The majority of golf irons, including gap wedges, are silver in color. However, some gap wedges are available in non-standard colors, including gold, copper, and black. Chrome and nickel finishes are available, too.

Be aware that non-traditional colors may wear away over time. Also, don’t clean these clubheads too aggressively with a steel brush or you could scratch away the finish color.

Some manufacturers refer to the gap wedge as an approach wedge or an attack wedge, and those feature an “A” stamped on it.

Staff
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How much do gap wedges cost?

Inexpensive

The lowest-priced gap wedges cost $25 to $50, but these aren’t clubs from major manufacturers. For someone who doesn’t play frequently and who isn’t sure whether a gap wedge will help them score lower, purchasing an inexpensive gap wedge is a good way to try out this type of club.

Mid-range

Clubs in this price range cost $50 to $100. You may find a few gap wedges from well-known manufacturers, but these only offer basic clubhead designs. An average player who doesn’t spin the ball or who doesn’t need a specific bounce measurement in the clubhead can successfully use a gap wedge in this price range.

Expensive

The priciest gap wedges retail for $100 to $250. These are clubs with specific types of bounce and grind measurements built into the clubhead. They’re made by top club manufacturers and give advanced players the precise designs they want for approach shots.

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Staff Tip
When you need to land the ball just past a sand trap to a pin that’s tight to the edge of the green, the gap wedge can deliver a shot that stops quickly on the green.
Staff
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Tips

Here are some tips for swinging a gap wedge successfully.

  • Adjust your stance. When you need a little more height on a gap wedge shot, try moving the ball backward in your stance. This move may cost you some distance, though. Conversely, if you’re hitting a gap wedge into a strong wind, you can try moving the ball forward in your stance to generate a lower shot that will fare better in the wind.
  • Try a chip shot. Some golfers like using the gap wedge around the green with a half- or quarter-swing. The height of the ball on the gap wedge shot allows the player to attack the pin. It can be difficult to hit a half- or quarter-swing consistently, however.
  • Put a spin on it. Advanced players can generate significant backspin on the ball with a gap wedge, creating a better chance to hit the ball just past the pin and bring it back toward the hole with the spin. Select a golf ball design that generates extra backspin if you want to try to add this shot to your game.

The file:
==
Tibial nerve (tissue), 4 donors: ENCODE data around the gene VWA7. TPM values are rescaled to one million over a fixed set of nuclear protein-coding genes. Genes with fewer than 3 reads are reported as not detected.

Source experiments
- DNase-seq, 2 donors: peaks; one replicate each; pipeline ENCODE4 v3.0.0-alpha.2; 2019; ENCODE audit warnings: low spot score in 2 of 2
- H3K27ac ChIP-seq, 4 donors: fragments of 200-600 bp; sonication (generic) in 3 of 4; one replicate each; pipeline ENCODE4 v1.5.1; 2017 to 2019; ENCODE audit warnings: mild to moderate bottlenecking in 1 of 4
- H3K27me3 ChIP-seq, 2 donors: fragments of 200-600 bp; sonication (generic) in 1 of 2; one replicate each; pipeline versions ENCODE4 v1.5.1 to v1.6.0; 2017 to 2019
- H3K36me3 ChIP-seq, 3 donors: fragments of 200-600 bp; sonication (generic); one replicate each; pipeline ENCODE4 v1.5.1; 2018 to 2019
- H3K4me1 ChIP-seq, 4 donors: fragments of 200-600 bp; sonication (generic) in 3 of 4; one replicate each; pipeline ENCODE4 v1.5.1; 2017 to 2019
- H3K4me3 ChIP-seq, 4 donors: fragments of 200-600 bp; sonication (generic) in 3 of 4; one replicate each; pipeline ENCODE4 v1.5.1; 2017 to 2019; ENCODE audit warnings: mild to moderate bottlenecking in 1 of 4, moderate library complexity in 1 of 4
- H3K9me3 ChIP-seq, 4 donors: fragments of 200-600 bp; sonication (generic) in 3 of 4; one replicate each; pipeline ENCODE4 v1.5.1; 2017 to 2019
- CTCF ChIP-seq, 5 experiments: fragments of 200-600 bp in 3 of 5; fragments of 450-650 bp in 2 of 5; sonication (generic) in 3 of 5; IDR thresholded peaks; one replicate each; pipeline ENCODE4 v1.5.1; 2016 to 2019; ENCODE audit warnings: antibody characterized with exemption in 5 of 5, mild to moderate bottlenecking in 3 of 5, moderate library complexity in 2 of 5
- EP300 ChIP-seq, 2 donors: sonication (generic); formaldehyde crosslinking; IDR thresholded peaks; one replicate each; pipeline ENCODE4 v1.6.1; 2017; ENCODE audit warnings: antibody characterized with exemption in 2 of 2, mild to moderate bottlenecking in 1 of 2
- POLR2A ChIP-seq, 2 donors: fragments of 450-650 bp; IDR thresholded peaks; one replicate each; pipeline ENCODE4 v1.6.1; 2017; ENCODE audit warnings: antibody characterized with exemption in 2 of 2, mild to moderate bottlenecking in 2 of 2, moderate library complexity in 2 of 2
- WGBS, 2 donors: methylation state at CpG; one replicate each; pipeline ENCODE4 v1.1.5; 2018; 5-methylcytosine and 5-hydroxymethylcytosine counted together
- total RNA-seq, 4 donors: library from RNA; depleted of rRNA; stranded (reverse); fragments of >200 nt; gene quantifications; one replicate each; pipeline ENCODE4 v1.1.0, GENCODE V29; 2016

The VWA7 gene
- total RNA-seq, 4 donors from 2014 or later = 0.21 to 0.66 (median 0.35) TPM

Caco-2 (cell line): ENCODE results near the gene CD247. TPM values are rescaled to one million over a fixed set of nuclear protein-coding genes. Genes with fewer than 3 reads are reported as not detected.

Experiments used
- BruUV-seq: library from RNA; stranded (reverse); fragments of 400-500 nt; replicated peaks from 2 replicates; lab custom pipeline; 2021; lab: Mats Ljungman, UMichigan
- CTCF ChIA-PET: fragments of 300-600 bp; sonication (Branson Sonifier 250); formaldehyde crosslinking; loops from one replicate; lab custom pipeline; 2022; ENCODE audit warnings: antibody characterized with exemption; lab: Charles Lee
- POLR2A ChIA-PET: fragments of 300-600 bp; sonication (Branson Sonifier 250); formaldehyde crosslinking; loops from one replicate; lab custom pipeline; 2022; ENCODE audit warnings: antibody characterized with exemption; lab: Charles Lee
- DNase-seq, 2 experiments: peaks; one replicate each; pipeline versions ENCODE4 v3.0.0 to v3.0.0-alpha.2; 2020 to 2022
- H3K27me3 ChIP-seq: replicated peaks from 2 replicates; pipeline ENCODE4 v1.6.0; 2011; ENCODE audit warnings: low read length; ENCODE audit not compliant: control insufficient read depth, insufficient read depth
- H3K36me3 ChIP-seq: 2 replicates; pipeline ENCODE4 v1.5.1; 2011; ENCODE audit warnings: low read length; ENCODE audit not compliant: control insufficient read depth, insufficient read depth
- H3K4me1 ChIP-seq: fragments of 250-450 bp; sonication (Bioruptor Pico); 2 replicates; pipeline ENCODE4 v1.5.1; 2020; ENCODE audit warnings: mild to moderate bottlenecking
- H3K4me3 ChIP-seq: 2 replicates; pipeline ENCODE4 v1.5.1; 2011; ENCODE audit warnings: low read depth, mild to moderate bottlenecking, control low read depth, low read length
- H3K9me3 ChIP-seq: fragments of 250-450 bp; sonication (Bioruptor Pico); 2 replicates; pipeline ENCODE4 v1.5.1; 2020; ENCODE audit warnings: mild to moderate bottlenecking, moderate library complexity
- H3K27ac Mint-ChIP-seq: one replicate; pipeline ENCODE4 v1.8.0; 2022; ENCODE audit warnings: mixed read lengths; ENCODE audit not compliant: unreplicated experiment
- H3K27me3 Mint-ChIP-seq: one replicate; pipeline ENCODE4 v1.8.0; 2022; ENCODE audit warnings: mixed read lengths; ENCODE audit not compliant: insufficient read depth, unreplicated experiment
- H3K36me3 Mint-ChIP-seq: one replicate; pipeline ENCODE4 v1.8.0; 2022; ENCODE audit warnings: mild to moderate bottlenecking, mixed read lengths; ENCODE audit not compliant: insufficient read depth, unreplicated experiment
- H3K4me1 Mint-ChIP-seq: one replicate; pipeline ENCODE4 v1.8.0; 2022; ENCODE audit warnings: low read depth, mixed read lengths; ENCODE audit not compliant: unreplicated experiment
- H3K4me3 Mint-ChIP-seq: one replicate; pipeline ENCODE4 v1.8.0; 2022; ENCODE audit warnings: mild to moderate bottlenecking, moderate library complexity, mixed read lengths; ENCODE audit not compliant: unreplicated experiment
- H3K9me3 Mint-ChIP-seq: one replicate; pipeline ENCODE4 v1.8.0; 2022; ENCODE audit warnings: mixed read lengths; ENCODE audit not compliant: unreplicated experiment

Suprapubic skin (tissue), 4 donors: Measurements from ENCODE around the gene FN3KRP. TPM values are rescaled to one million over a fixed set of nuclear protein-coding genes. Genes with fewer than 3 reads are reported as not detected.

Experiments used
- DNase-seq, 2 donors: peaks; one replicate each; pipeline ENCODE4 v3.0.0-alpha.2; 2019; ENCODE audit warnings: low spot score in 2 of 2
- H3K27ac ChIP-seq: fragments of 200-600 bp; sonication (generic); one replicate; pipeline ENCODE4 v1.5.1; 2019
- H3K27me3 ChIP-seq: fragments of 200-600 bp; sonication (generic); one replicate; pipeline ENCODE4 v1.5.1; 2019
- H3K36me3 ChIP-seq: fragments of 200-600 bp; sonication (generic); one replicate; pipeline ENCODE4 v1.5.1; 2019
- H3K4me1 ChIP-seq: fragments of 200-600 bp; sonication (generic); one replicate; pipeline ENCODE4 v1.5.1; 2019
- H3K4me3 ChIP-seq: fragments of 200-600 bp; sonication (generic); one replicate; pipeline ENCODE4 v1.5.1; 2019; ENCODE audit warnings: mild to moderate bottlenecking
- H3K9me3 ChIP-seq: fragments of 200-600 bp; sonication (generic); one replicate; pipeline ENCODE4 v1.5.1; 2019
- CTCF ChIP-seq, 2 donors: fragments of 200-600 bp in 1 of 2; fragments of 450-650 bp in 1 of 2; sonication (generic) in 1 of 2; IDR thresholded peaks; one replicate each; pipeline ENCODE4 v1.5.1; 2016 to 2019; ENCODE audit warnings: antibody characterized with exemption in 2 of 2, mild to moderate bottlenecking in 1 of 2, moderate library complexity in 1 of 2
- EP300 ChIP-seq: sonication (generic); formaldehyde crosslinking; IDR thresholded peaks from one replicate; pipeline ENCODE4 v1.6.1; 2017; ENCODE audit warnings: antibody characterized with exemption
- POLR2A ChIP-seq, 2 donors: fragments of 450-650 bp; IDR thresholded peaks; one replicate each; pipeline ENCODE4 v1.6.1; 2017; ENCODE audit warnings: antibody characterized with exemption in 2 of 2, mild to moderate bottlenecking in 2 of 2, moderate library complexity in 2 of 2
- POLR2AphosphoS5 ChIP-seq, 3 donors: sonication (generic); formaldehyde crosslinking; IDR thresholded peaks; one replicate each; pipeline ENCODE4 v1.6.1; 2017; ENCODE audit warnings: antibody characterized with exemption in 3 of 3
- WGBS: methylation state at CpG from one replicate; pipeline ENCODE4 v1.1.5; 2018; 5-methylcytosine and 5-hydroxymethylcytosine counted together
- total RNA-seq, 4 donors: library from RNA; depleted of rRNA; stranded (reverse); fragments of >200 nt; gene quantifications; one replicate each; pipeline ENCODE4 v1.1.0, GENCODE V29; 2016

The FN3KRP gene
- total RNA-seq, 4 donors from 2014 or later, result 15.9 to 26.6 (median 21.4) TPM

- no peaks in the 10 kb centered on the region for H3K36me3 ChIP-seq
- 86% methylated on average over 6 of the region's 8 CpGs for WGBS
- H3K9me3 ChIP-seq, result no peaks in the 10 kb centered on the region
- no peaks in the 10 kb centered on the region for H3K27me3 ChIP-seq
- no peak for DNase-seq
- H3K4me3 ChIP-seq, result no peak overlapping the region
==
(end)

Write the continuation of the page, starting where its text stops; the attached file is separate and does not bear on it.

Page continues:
• Lie in the rough. Many players like using the gap wedge in thick rough around the green. The gap wedge has a heavy base to go with its sharp clubface angle, so it cuts through the rough successfully. A longer iron’s clubface may catch against the rough, creating a mishit.
  • A gap wedge takes getting used to. Before using your new gap wedge on the course during a round, spend some time with it at the range. A gap wedge is difficult to hit consistently at first because of the sharp clubface loft. With a little practice, though, you’ll be feeling confident pulling it out of your bag for approach shots.
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The average male player can hit a gap wedge about 95 yards, while a female player can hit it about 80 yards. High-level golfers may generate about 110 yards from a gap wedge.

FAQ

Q. Do I really need a gap wedge?

A. The gap wedge has a loft angle that fits between the pitching wedge and the sand wedge. Although players don’t have to carry one, having it in your bag simplifies making shots that fall in the gap between those two other clubs. Advanced players will be able to take advantage of the gap wedge more successfully than beginners.

Q. Do I have to purchase a gap wedge that matches my other irons and wedges?

A. No. Although some players want all their clubs to be of the same model family from the same manufacturer, many golfers don’t mind having a few different models of clubs in their bag. Rather than focusing on the brand and model of the gap wedge, it’s more important to be certain it fits your swing.

Q. If I buy a set of irons, will it contain a gap wedge?

A. Some sets of irons have a gap wedge, and some don’t. Nearly all sets have a pitching wedge. If you have a second wedge in the set, it almost certainly will be a sand wedge or a gap wedge. If your set of irons doesn’t have a gap wedge, you may want to play a few rounds with them as-is before deciding whether you need this extra wedge.

Q. What advantages are there to using a gap wedge?

A. Rather than making a half- or three-quarters-strength swing with a pitching wedge, players can make a full swing with the gap wedge to achieve the desired distance. Most players are far more consistent when making full swings versus partial swings.